EREVs: The Extended Range Electric Vehicle Explained
An extended range electric vehicle (EREV) will keep you going — allowing you to cover more ground by proxy.
Which, let’s face it, is desired regardless of the vehicle you buy, electric or otherwise.
Fundamentally, an EREV works similarly to a plug-in hybrid. Only some key differences separate the two.
One, essentially, charges its own battery when in operation, and the other adds additional range to simulate the feeling of driving a BEV in small bursts.
Plug-in hybrids far outweigh extended range EVs on the popularity scale due to functionality.
It’s why many of you reading this will be learning about extended range types for the first time. That’s not to say that REEVs aren’t worth reading up on either, by the way.
Countless benefits come with owning one, but there are some significant downsides too.
We’ll be covering everything there is to know about the extended range electric vehicle right here.
Furthermore, we’ll be comparing these types with BEVs and PHEVs from a range POV to give you the best standing ahead of a potential purchase.
Nissan’s Qashqai plans look more than promising © Credit to Nissan
How Does An Extended Range Electric Vehicle Work?
An extended range EV bridges the gap between plug-ins and all-electric types; that’s easily the best way to understand them.
You see, EREVs run on electric power only yet continue to take advantage of a built-in generator that, more often than not, uses traditional fuel to keep it topped up.
In other words, this generator/auxiliary power unit extends the range of an EV by providing electric power to the motor/battery as and when it needs it.
An extended range electric vehicle will never run on standard fuel. Still, it does continue to emit CO2 when the unit kicks in to give the electric parts some energy.
Since the vehicle runs on electric power, all of the outset benefits of owning an EV extend to these types.
Improved acceleration and performance, for example, are but two of these benefits.
Not to mention, increased range given the power of the generator.
Basically, these vehicles give you a lot of leeway in terms of how far you can travel.
Are Extended Range Electric Vehicles Hybrids?
People automatically assume that you’re talking about PHEVs whenever the word hybrid is used, which isn’t always the case.
An extended range electric vehicle identifies as a hybrid, thanks to its optimised drivetrain and dependence on traditional/next-generation parts.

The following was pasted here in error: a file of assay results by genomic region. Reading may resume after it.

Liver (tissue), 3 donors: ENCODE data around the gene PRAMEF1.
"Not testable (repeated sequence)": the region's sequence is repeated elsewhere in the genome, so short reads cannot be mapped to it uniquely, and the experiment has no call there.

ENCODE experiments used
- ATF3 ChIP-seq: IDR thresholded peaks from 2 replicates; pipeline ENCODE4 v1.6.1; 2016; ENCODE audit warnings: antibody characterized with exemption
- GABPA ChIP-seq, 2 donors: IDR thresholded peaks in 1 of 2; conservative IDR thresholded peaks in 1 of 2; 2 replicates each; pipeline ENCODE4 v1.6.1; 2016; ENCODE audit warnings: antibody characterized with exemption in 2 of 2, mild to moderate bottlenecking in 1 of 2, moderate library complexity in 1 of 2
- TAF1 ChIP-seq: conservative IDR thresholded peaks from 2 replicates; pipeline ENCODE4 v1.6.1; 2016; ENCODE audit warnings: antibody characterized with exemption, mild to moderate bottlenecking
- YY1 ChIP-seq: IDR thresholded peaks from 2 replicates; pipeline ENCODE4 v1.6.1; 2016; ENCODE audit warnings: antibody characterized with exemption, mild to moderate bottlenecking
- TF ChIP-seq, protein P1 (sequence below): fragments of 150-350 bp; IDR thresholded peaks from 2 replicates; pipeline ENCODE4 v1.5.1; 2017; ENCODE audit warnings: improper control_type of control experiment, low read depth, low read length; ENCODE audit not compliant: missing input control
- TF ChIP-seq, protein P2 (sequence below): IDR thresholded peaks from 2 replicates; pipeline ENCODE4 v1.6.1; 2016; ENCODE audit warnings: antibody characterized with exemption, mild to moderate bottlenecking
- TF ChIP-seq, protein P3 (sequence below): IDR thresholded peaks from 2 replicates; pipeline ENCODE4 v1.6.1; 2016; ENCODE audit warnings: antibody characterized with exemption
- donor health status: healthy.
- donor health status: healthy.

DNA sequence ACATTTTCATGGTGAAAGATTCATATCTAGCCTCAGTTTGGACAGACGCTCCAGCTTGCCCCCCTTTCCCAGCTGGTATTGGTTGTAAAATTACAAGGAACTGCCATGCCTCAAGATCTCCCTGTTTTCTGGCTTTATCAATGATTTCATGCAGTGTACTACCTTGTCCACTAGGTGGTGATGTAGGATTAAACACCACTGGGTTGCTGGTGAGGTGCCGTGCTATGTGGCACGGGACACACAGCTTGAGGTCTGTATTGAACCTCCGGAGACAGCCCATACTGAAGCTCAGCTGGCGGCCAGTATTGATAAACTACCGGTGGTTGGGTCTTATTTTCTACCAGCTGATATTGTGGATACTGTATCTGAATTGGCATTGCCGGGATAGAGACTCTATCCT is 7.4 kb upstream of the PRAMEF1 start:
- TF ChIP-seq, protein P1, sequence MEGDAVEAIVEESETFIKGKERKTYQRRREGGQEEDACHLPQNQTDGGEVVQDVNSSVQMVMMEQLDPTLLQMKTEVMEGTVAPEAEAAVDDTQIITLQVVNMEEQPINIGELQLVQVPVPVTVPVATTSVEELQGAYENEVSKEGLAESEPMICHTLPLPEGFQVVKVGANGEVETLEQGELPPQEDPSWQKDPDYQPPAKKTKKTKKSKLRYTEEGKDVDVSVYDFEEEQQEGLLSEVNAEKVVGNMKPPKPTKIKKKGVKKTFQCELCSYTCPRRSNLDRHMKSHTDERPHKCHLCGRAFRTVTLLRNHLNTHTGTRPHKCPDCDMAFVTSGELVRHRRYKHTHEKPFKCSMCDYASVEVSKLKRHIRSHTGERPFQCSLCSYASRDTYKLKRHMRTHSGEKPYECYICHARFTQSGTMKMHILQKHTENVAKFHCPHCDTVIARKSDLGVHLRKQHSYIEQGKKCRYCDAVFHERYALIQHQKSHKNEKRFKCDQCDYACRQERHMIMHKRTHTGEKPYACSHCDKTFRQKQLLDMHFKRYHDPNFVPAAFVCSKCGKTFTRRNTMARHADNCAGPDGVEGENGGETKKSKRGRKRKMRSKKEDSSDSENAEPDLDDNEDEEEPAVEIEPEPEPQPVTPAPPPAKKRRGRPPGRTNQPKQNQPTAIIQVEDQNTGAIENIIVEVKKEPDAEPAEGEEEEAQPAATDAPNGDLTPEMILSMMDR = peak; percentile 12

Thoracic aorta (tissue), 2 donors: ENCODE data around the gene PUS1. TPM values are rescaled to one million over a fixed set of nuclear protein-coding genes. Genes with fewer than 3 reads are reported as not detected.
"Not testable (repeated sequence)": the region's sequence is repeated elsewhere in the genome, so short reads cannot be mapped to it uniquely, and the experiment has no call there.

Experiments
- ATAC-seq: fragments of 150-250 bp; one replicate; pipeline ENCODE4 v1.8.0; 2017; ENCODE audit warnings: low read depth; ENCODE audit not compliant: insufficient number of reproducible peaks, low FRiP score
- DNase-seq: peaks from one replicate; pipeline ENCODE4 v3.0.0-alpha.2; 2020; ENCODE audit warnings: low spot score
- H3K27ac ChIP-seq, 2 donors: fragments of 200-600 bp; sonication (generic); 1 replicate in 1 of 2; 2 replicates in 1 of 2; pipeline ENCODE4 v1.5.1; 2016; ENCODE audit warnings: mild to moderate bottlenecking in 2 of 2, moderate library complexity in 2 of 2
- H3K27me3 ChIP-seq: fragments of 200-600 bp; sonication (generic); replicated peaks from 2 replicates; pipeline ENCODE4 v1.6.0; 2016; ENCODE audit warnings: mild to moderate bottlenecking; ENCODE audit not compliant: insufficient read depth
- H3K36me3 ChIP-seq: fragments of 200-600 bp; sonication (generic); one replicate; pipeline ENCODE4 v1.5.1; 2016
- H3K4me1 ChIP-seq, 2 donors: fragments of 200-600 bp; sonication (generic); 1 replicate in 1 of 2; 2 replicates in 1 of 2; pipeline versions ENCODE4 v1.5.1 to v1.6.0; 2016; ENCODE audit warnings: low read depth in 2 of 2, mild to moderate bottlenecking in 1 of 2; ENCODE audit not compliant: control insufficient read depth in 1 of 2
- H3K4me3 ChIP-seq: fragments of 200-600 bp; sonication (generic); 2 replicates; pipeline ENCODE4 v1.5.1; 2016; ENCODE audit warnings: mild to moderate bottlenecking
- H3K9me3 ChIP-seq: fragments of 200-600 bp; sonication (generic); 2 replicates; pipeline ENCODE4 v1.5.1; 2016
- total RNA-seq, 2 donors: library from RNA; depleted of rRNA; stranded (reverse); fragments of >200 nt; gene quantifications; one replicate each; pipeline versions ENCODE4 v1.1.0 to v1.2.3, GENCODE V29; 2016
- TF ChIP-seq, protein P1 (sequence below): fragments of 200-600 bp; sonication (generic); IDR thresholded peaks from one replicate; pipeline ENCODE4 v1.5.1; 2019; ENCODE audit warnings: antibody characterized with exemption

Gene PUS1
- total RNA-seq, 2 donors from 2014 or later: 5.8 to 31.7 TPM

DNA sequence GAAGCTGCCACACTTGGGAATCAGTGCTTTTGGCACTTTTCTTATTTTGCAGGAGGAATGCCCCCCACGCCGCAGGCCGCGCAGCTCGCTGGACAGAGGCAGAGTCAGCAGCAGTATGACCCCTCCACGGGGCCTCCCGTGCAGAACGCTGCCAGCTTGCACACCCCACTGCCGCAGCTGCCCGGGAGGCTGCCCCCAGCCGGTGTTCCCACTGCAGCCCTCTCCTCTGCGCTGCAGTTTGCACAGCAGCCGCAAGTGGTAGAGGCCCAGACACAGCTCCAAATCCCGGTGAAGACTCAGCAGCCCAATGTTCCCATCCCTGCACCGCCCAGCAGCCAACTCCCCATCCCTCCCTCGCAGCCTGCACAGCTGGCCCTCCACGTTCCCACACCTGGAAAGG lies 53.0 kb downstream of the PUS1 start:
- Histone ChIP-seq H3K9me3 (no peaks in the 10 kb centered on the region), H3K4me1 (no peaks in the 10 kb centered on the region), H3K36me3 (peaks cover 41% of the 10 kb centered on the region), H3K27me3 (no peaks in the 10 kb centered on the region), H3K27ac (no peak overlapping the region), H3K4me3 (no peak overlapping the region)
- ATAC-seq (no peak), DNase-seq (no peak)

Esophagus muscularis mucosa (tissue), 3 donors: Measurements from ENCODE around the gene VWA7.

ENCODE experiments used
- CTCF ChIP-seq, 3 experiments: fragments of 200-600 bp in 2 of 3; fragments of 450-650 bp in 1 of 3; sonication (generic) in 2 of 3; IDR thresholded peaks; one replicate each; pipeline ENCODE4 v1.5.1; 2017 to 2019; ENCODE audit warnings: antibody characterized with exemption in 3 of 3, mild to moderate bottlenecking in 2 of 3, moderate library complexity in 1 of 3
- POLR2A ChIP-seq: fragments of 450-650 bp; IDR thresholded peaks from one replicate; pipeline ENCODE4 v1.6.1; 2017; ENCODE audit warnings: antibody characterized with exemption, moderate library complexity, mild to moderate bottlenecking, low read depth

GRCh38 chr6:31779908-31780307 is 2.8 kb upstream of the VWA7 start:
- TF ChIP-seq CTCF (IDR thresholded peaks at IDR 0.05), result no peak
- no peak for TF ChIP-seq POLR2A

For this reason, extended range electric vehicles are so often compared to plug-in hybrid types as they share a lot of similarities.
We’ll be comparing the two in-depth later on, but for now, know that long range electric cars (REEV types) release fewer emissions when in use.
How is this possible?
The answer to a question like this is pretty simple, really.
An extended range electric vehicle runs on electric power that emits zero emissions. It’s only when the range extender is active that it begins to release CO2.
This puts range extender vehicles in good stead compared to plug-in hybrids or most hybrids, in general.
Discontinued EREVs Of Note
It’s no secret.
EREVs aren’t nearly as popular as they were in the early 2010s, which does limit the number of options you have in the present day.
The price of these vehicles, coupled with the cost of each build, were far too high to compete with other cost-effective options.
It goes without saying, but turning a profit was somewhat difficult towards the end for the likes of Chevrolet and BMW.
Two carmakers that bet big on extended range types.
The Chevrolet Volt and BMW i3 were standout vehicles in this lane at one point in time.
The former was discontinued in 2018, despite finding initial success in key markets.
“What we’re finding is that consumers are…carrying around this engine and driving on full electricity,” said Shad Balch, Chevrolet spokesperson, when talking about the automakers shift in focus.
You can still buy new versions of the BMW i3 with REx in countries like America. Doing so will add an additional 40 miles or so, which is a significant improvement over the standard 153-mile version.